Businesses lose money if a product is unavailable for purchase because it is out of stock. They literally run the risk of losing consumers to a rival over time. Sitting on a large amount of unused inventory, on the other hand, wastes both space and production costs. Business leaders will keep ahead of market trends and make more strategic decisions through demand planning. This is achievable while remaining attentive to their customers’ needs.

Demand Planning Best Practices

Demand planning is a multi-step process that relies on the right resources, data, and procedures. While there are always variations in the process based on product placement, inventory requirements, and organizational priorities, the following are some best practices to remember:

#1. Use the Appropriate Software

When it comes to enterprise resource planning (ERP) programs, there are tons of options. So picking the right one can be difficult. Hence, when searching for  an ERP software, consider the tool’s ability to manage forecasting complexities, as well as the provider’s credibility, reporting capabilities, and the transparency of the forecasts it generates

#2. Gather and Prepare Data

Demand planning is now more than ever driven by data. Data mining and aggregation that can define areas for change or reaction, as well as real-time insight into product movements and metrics reports that paint a simple picture, can help to build more agile process modeling.

#3. Establish Process Models

A demand planning model that lacks a fixed mechanism results in confusion. It’s all too easy to mix up processes with the knowledge that’s just a collection of commonly accepted data about an entity. This, however,  makes it impossible to keep someone accountable and harms overall results. The steps in the demand preparation process for most businesses are as follows:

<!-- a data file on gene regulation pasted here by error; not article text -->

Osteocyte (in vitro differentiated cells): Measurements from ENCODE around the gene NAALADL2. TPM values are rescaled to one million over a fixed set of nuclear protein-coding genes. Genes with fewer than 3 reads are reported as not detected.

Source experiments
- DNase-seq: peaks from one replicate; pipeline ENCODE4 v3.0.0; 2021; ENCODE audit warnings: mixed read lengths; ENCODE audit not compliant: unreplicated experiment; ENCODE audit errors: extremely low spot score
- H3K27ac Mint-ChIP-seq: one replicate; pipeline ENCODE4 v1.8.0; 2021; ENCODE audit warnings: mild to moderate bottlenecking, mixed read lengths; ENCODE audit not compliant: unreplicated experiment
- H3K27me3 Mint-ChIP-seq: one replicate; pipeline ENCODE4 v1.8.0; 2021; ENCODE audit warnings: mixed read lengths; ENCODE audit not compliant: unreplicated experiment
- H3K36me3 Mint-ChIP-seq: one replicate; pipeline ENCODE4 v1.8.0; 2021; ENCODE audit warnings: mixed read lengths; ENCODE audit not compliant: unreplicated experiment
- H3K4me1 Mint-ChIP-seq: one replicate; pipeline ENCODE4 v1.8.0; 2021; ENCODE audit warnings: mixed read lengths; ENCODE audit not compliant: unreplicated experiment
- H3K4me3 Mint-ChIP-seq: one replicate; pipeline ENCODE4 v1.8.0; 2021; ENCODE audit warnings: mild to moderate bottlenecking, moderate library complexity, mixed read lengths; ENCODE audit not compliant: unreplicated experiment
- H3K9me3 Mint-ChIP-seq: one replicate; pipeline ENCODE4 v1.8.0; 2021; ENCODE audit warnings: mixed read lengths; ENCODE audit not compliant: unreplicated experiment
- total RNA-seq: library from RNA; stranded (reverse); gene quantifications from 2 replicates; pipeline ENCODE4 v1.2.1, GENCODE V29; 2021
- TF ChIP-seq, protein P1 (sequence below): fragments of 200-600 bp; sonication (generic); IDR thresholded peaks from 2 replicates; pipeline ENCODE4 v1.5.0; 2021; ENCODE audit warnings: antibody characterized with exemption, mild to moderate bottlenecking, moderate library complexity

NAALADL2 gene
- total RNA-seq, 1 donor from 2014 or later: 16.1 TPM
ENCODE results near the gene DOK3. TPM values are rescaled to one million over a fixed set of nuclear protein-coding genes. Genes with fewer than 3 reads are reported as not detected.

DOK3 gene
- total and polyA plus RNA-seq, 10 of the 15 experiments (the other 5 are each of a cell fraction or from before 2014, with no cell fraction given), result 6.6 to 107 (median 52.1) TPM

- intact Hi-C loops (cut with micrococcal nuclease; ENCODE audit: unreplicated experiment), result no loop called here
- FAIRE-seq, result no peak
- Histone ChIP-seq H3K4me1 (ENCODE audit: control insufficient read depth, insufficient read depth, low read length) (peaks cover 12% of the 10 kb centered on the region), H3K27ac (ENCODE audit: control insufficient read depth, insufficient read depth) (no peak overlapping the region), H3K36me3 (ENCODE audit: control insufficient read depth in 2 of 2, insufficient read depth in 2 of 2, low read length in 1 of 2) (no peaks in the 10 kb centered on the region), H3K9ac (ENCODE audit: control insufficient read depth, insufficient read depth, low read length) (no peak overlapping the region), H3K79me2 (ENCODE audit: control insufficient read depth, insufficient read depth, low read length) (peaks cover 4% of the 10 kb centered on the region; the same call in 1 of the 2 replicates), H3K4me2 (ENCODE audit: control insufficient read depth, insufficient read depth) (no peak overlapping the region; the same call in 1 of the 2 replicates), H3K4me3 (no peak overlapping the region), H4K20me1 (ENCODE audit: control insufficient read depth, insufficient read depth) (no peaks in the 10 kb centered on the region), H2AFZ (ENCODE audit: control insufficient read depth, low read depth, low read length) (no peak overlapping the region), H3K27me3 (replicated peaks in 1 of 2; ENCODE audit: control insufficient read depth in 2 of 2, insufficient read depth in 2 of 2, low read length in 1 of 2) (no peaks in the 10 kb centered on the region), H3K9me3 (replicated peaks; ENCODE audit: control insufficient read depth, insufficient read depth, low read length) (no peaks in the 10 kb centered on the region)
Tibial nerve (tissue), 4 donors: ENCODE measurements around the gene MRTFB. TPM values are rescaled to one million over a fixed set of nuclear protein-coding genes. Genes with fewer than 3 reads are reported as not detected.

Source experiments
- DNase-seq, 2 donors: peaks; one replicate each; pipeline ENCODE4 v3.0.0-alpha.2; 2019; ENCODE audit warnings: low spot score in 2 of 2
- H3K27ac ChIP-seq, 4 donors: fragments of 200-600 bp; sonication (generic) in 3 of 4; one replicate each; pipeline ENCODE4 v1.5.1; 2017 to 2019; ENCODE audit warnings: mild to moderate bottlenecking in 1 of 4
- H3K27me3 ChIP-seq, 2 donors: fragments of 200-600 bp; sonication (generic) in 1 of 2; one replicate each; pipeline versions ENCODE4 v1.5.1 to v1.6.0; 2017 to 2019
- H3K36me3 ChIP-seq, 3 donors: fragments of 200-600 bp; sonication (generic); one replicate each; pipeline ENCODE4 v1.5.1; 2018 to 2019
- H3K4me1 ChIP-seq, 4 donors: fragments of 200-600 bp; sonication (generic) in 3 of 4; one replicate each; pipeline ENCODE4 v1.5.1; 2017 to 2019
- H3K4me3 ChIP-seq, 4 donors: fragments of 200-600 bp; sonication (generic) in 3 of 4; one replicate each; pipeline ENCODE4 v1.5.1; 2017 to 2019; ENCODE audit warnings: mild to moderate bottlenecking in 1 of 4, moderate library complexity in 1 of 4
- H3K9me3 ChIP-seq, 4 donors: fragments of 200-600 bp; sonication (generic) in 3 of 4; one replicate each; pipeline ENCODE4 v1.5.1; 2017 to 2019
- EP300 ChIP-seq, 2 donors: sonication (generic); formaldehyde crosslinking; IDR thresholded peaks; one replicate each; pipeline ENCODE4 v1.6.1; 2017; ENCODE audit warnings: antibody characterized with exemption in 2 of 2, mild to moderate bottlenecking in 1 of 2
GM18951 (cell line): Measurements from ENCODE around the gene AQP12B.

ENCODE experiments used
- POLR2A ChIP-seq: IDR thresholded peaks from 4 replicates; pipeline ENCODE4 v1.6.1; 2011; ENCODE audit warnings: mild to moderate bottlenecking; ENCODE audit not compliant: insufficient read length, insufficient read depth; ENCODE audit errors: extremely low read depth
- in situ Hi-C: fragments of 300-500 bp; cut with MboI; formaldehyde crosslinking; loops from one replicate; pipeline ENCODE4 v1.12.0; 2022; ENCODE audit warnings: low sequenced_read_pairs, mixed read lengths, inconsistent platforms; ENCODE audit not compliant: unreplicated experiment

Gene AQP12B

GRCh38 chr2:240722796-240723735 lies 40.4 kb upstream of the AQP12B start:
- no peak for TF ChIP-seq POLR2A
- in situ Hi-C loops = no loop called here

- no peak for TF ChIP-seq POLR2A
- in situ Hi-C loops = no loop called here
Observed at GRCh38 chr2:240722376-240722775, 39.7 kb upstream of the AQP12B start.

Data collection and preparation|| Initial projections|| Market intelligence incorporation|| Bottom-up predictions are compared to top-down financial and revenue forecasts using sales targets and financial reports.|| Finalize your forecast.|| Monitoring of performance using real-time analytics|| Monitor and implement

Meanwhile, demand planners who are successful typically create a pilot version of the plan on the basis of historical data or descriptive analytics. They also make daily changes and have a team dedicated exclusively to developing the strategy, putting it into action, eliminating error and bias, and designing implementation processes.